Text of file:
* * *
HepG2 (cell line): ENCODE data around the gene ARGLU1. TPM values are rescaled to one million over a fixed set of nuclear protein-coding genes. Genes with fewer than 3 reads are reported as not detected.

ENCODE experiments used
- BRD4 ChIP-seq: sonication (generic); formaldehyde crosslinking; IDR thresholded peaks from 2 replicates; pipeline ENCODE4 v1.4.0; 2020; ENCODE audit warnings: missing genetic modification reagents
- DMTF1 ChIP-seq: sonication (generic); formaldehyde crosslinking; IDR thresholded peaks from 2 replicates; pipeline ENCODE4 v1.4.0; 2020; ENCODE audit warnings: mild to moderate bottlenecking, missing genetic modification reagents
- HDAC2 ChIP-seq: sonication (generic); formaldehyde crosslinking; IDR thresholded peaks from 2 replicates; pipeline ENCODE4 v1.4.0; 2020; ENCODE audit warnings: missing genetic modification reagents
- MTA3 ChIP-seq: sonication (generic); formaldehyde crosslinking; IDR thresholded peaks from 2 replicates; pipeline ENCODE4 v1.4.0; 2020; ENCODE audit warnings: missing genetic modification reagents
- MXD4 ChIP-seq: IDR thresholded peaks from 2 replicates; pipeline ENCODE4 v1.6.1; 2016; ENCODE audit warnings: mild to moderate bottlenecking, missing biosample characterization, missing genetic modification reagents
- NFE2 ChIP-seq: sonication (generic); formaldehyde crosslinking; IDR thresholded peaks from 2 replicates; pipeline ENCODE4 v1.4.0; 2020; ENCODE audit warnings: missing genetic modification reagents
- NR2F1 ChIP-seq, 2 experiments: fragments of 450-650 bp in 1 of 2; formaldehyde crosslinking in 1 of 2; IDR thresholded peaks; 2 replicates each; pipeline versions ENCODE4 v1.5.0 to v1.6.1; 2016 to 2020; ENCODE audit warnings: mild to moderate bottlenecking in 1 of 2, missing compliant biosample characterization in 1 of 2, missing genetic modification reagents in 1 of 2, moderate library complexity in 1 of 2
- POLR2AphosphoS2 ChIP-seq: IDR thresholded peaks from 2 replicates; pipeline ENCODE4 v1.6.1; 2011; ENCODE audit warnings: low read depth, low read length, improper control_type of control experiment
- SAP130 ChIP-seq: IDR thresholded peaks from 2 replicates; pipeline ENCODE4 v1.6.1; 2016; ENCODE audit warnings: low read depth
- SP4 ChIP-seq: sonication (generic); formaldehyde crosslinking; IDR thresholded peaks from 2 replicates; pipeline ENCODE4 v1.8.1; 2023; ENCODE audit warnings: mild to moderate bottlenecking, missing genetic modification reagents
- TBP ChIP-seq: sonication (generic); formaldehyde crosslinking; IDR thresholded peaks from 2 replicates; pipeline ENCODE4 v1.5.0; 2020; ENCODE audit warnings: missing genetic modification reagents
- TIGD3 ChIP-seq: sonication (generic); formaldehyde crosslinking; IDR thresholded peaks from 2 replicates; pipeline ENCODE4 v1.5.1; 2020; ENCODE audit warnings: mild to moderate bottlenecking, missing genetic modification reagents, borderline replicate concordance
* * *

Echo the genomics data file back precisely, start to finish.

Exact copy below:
HepG2 (cell line): ENCODE data around the gene ARGLU1. TPM values are rescaled to one million over a fixed set of nuclear protein-coding genes. Genes with fewer than 3 reads are reported as not detected.

ENCODE experiments used
- BRD4 ChIP-seq: sonication (generic); formaldehyde crosslinking; IDR thresholded peaks from 2 replicates; pipeline ENCODE4 v1.4.0; 2020; ENCODE audit warnings: missing genetic modification reagents
- DMTF1 ChIP-seq: sonication (generic); formaldehyde crosslinking; IDR thresholded peaks from 2 replicates; pipeline ENCODE4 v1.4.0; 2020; ENCODE audit warnings: mild to moderate bottlenecking, missing genetic modification reagents
- HDAC2 ChIP-seq: sonication (generic); formaldehyde crosslinking; IDR thresholded peaks from 2 replicates; pipeline ENCODE4 v1.4.0; 2020; ENCODE audit warnings: missing genetic modification reagents
- MTA3 ChIP-seq: sonication (generic); formaldehyde crosslinking; IDR thresholded peaks from 2 replicates; pipeline ENCODE4 v1.4.0; 2020; ENCODE audit warnings: missing genetic modification reagents
- MXD4 ChIP-seq: IDR thresholded peaks from 2 replicates; pipeline ENCODE4 v1.6.1; 2016; ENCODE audit warnings: mild to moderate bottlenecking, missing biosample characterization, missing genetic modification reagents
- NFE2 ChIP-seq: sonication (generic); formaldehyde crosslinking; IDR thresholded peaks from 2 replicates; pipeline ENCODE4 v1.4.0; 2020; ENCODE audit warnings: missing genetic modification reagents
- NR2F1 ChIP-seq, 2 experiments: fragments of 450-650 bp in 1 of 2; formaldehyde crosslinking in 1 of 2; IDR thresholded peaks; 2 replicates each; pipeline versions ENCODE4 v1.5.0 to v1.6.1; 2016 to 2020; ENCODE audit warnings: mild to moderate bottlenecking in 1 of 2, missing compliant biosample characterization in 1 of 2, missing genetic modification reagents in 1 of 2, moderate library complexity in 1 of 2
- POLR2AphosphoS2 ChIP-seq: IDR thresholded peaks from 2 replicates; pipeline ENCODE4 v1.6.1; 2011; ENCODE audit warnings: low read depth, low read length, improper control_type of control experiment
- SAP130 ChIP-seq: IDR thresholded peaks from 2 replicates; pipeline ENCODE4 v1.6.1; 2016; ENCODE audit warnings: low read depth
- SP4 ChIP-seq: sonication (generic); formaldehyde crosslinking; IDR thresholded peaks from 2 replicates; pipeline ENCODE4 v1.8.1; 2023; ENCODE audit warnings: mild to moderate bottlenecking, missing genetic modification reagents
- TBP ChIP-seq: sonication (generic); formaldehyde crosslinking; IDR thresholded peaks from 2 replicates; pipeline ENCODE4 v1.5.0; 2020; ENCODE audit warnings: missing genetic modification reagents
- TIGD3 ChIP-seq: sonication (generic); formaldehyde crosslinking; IDR thresholded peaks from 2 replicates; pipeline ENCODE4 v1.5.1; 2020; ENCODE audit warnings: mild to moderate bottlenecking, missing genetic modification reagents, borderline replicate concordance